Tom Brady retired after the 2022 season. Since then, he’s largely remained out of the media spotlight, save for Hertz commercials that run in front of approximately 67% of all YouTube videos. The future Hall of Famer said he was planning to take a year off to “become great” in his next career while managing his personal life.
As this NFL season winds down, Brady is already looking forward to the next one. And for good reason. He’s going to make a ton of money as an analyst.
Brady has agreed to a ten-year deal with FOX that will pay him a whopping $375 million over the course of the contract. He’ll serve as the lead broadcaster for FOX football games beginning in September.
The average annual salary of $37.5 million is more than any other broadcaster, and the total also surpassed Brady’s on-field earnings over his 23-year career. He made about $333 million in salary between the New England Patriots and Tampa Bay Buccaneers. Of course, his position as a star quarterback gave him plenty of endorsement opportunities, so he ultimately earned more than half a billion dollars during his playing days. But in terms of on-field salary alone, Brady didn’t get quite as much money as FOX has put on the table.
There’s another interesting subplot here: what FOX does with Greg Olsen. The former tight end has quickly become a fan favorite on the network, pairing with Kevin Burkhardt as the team’s No. 1 broadcast team over the past two seasons. Burkhardt and Olsen replaced the long-entrenched duo of Joe Buck and Troy Aikman and brought a fresh perspective to the games.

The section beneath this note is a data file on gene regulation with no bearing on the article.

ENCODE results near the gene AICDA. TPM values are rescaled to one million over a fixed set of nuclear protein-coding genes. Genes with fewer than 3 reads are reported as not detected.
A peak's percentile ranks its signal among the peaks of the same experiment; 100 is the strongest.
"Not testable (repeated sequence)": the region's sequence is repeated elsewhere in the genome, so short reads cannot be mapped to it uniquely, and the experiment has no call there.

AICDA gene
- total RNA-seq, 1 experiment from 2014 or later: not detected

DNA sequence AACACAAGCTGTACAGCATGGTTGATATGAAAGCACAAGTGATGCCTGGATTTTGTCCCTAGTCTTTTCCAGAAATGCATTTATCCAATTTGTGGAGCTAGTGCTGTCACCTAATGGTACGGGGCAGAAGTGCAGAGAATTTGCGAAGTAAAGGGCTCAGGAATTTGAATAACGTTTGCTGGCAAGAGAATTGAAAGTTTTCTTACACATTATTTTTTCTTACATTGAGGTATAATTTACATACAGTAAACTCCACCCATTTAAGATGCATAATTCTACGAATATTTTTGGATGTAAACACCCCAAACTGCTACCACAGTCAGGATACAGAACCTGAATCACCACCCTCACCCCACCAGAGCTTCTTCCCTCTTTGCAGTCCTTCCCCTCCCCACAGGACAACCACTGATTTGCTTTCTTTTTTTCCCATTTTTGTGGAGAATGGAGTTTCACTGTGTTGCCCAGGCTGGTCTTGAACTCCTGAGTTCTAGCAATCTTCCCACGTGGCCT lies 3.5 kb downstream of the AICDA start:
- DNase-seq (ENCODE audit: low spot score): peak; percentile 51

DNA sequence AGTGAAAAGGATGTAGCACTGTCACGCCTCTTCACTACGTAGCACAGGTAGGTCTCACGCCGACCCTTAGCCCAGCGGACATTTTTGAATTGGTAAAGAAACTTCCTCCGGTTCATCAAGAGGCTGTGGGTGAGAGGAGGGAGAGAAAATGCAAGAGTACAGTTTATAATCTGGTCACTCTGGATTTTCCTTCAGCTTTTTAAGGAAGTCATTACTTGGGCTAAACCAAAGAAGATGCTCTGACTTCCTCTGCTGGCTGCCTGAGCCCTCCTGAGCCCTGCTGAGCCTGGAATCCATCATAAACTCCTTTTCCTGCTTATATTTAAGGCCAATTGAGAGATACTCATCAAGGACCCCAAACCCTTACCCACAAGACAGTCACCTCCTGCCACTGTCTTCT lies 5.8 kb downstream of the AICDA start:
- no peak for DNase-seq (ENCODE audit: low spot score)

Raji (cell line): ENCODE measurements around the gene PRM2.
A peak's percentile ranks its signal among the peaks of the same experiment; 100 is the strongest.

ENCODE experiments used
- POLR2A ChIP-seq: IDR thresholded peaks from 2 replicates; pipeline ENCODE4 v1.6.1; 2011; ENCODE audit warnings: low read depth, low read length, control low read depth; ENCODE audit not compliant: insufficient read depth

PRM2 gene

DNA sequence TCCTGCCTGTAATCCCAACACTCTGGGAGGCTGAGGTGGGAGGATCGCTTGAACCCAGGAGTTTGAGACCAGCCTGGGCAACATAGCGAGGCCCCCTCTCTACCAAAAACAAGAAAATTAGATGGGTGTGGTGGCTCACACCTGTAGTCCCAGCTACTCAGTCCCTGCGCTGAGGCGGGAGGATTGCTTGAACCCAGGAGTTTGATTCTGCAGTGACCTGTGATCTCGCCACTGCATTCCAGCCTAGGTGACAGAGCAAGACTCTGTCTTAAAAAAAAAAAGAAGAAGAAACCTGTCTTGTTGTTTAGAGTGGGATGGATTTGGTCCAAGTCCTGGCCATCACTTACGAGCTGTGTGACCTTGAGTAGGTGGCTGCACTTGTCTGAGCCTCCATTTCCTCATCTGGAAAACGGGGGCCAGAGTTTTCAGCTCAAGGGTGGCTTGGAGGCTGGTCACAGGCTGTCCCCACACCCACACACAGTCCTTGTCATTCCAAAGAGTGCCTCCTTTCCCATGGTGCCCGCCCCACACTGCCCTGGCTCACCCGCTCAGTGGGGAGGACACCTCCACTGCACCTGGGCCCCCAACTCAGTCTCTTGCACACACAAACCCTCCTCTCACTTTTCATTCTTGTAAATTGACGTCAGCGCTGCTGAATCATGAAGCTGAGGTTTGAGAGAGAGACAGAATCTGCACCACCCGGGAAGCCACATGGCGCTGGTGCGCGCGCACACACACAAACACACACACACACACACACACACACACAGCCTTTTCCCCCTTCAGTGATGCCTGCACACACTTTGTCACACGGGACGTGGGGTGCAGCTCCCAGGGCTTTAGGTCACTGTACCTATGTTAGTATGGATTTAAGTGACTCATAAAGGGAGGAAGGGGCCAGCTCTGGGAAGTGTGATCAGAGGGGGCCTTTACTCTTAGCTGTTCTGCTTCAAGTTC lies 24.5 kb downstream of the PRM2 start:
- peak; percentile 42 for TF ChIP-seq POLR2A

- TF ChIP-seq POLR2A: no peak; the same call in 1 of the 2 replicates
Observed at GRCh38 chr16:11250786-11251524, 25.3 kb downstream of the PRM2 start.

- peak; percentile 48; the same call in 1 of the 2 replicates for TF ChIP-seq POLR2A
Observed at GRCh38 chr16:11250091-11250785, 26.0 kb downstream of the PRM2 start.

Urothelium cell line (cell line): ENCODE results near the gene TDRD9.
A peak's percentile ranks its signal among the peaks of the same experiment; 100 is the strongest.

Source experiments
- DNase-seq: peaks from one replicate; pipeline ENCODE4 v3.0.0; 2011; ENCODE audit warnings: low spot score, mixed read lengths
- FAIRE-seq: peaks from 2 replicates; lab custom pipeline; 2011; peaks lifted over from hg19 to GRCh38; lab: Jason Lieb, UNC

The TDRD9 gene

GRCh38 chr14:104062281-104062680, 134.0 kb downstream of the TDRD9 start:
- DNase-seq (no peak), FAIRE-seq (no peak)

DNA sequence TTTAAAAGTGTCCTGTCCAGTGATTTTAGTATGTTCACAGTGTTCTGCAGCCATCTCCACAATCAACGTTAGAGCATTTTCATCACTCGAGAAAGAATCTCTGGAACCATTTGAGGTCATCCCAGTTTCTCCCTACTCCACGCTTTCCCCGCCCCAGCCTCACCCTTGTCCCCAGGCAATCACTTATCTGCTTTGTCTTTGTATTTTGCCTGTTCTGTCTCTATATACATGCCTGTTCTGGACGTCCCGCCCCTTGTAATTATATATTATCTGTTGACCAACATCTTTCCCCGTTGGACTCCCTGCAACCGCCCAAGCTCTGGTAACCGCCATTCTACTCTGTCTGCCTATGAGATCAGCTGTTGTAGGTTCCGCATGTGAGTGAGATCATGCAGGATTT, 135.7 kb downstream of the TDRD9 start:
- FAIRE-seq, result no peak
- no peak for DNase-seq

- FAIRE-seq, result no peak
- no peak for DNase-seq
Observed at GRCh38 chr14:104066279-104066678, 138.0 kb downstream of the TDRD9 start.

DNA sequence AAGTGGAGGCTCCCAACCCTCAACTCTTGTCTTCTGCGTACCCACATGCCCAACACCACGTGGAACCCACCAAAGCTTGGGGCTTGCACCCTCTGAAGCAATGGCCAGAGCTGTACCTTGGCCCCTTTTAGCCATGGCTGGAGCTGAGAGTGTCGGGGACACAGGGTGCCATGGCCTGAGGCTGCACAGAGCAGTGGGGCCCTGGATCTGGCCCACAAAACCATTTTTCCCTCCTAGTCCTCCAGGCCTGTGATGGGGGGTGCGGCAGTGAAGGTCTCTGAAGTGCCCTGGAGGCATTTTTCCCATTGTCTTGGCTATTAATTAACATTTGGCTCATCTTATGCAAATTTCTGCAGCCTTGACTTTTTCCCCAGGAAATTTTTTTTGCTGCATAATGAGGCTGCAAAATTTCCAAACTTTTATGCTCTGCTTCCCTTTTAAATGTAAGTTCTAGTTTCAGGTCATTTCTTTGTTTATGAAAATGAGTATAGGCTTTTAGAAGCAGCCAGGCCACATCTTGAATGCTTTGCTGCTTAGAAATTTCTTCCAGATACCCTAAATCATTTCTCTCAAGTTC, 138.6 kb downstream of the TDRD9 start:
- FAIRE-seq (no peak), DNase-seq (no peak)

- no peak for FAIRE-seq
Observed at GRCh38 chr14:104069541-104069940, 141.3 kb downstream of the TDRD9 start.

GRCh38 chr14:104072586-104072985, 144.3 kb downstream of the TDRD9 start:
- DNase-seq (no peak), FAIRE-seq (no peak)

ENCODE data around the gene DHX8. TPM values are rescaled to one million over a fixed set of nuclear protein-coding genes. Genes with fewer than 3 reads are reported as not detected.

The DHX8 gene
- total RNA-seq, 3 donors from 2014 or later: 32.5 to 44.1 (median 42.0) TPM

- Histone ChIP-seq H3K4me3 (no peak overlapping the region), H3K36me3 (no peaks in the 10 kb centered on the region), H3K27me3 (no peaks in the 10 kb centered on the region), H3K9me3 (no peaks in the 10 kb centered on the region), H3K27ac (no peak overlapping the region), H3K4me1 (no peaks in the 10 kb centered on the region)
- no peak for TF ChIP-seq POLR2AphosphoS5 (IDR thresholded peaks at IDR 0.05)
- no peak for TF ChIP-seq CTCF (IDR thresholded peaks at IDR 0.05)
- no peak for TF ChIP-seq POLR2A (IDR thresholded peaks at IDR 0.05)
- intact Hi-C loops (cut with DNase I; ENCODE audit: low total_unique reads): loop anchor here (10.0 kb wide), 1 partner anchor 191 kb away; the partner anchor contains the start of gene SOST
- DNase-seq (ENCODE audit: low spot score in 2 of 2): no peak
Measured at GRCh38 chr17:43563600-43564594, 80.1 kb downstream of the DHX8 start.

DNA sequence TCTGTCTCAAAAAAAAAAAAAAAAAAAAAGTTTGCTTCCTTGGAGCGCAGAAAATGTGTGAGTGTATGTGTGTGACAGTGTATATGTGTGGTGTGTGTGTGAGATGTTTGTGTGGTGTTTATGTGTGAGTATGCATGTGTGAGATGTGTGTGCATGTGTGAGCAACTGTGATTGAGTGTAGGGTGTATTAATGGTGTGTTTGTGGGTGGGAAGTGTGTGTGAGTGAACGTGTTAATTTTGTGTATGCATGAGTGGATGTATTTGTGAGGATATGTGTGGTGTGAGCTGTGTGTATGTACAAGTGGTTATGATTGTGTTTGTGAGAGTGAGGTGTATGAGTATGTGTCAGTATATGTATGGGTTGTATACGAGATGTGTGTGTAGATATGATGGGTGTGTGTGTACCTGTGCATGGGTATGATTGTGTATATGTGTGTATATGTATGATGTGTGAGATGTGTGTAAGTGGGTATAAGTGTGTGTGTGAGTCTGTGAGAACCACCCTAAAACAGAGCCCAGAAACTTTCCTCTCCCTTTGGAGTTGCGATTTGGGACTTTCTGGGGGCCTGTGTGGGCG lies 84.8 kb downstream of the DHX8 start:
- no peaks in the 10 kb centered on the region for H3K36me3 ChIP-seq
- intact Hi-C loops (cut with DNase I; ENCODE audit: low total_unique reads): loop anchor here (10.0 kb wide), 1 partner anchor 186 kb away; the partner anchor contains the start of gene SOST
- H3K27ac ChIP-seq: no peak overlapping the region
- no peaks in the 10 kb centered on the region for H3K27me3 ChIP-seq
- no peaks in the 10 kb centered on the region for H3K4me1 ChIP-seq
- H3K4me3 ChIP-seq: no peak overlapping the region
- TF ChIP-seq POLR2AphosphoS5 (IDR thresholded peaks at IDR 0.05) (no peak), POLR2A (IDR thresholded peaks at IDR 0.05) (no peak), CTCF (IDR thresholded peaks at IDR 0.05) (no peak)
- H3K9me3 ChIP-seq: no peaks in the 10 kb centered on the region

Olsen is making $10 million in his role, and a demotion to the No. 2 team would normally come with a pay cut to $3 million per year. But FOX is pleased with Olsen’s work, so maybe they could find a middle ground. Olsen may look at joining another network, such as NBC or Amazon Prime Video, to eventually replace Cris Collinsworth or Kirk Herbstreit, respectively.
Brady is also exploring an ownership stake with the Las Vegas Raiders. Though owning a piece of the team wouldn’t conflict with his FOX duties, it would prevent him from broadcasting Raiders games. And his level of ownership could change, which might stop him from finishing his contract with FOX.
Those are all hypotheticals that could come down the road. What we do know is Brady is going to be the No. 1 guy in the FOX booth next season. We’ll see if his second career is as legendary as his one on the field.